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DOE Marks $18.5M For Offshore Wind Study

WASHINGTON, D.C. – The Department of Energy has marked almost $20 million to be used for research to reduce the cost of offshore wind technologies in the United States.

U.S. Secretary of Energy Rick Perry announced Tuesday that $18.5 million in new Department of Energy, or DOE, funding will be used for an offshore wind research and development consortium that will conduct research specific to the United States, aimed at reducing the cost of offshore wind.

The consortium will address topics including wind plant technology advancement, resource and physical site characterization, installation, operations and maintenance and supply chain technology solutions.

DOE intends to select an administrator to choose the research and development activities to be pursued by the consortium, which will include members of the offshore wind industry who will contribute funds to the consortium and use the research findings to further advance technologies, the release continued. In addition to this $18.5 million competitive funding opportunity announcement, $2 million will also be allocated to research at DOE’s national laboratories to support consortium research and development activities.

“As the former governor of one of the largest wind producing states, I know the value of wind power in our energy portfolio,” said Perry in a press release. “This work will further DOE’s goal to accelerate the development of offshore wind technologies by supporting fundamental research to reduce the costs of offshore wind energy to successfully compete in regional energy markets.”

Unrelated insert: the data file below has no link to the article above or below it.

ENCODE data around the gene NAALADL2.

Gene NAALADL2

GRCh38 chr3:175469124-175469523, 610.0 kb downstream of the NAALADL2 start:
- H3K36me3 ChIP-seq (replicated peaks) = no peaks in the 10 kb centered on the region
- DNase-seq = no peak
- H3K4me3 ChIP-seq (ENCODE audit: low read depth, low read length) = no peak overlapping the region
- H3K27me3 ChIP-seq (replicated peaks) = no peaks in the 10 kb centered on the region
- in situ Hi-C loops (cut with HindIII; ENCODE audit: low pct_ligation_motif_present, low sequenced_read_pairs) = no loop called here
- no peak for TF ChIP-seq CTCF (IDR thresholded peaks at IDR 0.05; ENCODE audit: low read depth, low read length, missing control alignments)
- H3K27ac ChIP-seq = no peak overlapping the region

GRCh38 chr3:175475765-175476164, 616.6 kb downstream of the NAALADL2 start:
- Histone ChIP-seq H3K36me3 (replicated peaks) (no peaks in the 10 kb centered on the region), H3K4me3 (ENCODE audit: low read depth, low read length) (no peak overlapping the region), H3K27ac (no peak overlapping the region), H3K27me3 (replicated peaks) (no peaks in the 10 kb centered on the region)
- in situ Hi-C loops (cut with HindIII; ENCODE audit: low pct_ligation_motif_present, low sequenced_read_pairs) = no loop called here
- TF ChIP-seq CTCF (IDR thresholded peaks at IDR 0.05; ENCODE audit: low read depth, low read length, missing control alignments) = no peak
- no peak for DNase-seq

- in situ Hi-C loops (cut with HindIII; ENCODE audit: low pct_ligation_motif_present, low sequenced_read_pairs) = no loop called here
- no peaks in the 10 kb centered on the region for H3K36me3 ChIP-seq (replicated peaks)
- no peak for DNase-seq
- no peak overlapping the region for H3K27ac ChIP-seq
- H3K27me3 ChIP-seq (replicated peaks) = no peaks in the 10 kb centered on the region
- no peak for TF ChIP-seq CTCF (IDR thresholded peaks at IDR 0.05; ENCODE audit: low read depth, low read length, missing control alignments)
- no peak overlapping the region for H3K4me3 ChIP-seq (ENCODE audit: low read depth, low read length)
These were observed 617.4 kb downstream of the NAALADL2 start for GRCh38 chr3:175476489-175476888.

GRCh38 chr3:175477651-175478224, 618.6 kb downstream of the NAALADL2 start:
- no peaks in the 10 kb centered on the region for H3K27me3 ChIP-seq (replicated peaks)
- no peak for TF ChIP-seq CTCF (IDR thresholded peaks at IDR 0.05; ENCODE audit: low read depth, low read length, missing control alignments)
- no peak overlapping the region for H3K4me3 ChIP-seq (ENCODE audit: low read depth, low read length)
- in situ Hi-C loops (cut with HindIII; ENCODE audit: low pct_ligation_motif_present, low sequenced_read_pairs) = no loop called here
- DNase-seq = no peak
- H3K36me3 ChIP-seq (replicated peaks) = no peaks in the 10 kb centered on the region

“The U.S. is capitalizing on momentum in the nascent offshore wind market, with the nation’s first commercial offshore wind project, the Block Island Wind Farm, and additional projects proposed along America’s coastlines,” according to the press release from DOE. “However, the United States has several specific challenges that require collaboration across the industry to reduce costs.”

These challenges addressed in the Department of Energy blog, Wind On the Waves, include water depth, how storms will affect offshore turbines, and  maintenance solutions to address the challenges of building and maintaining turbines at sea.

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The story was compiled by staff members of Coastal Review Online.